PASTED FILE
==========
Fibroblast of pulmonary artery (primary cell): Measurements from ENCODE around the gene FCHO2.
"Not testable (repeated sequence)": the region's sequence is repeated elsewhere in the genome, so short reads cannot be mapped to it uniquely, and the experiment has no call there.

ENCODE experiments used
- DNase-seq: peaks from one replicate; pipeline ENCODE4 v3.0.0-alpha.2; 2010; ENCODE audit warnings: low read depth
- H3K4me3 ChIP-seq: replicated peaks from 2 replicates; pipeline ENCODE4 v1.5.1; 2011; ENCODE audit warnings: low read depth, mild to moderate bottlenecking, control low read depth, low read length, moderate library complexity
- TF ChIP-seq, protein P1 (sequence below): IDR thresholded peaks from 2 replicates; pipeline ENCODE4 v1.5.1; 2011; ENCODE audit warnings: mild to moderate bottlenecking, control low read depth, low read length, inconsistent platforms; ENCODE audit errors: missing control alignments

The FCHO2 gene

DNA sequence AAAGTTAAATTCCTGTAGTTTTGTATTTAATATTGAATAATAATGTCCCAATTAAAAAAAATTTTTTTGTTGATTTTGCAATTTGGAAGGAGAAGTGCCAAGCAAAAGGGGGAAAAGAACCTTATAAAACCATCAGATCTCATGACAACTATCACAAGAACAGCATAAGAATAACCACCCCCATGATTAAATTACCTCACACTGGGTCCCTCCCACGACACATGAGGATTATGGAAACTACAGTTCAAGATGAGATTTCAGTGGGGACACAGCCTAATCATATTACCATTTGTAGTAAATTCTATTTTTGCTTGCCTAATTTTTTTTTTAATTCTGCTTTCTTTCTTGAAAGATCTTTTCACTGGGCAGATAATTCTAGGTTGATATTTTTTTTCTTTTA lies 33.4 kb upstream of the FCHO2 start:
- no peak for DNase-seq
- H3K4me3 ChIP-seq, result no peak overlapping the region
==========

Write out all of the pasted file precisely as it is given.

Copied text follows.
Fibroblast of pulmonary artery (primary cell): Measurements from ENCODE around the gene FCHO2.
"Not testable (repeated sequence)": the region's sequence is repeated elsewhere in the genome, so short reads cannot be mapped to it uniquely, and the experiment has no call there.

ENCODE experiments used
- DNase-seq: peaks from one replicate; pipeline ENCODE4 v3.0.0-alpha.2; 2010; ENCODE audit warnings: low read depth
- H3K4me3 ChIP-seq: replicated peaks from 2 replicates; pipeline ENCODE4 v1.5.1; 2011; ENCODE audit warnings: low read depth, mild to moderate bottlenecking, control low read depth, low read length, moderate library complexity
- TF ChIP-seq, protein P1 (sequence below): IDR thresholded peaks from 2 replicates; pipeline ENCODE4 v1.5.1; 2011; ENCODE audit warnings: mild to moderate bottlenecking, control low read depth, low read length, inconsistent platforms; ENCODE audit errors: missing control alignments

The FCHO2 gene

DNA sequence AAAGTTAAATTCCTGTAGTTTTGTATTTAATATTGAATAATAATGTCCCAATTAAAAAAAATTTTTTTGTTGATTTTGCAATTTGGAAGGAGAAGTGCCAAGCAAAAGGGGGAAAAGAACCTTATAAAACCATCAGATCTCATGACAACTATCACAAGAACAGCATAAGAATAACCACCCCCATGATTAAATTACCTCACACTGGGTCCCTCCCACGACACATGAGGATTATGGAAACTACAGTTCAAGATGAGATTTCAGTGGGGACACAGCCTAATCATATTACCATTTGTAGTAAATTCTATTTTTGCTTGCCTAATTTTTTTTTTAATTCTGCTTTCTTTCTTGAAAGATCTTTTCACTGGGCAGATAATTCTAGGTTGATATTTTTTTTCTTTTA lies 33.4 kb upstream of the FCHO2 start:
- no peak for DNase-seq
- H3K4me3 ChIP-seq, result no peak overlapping the region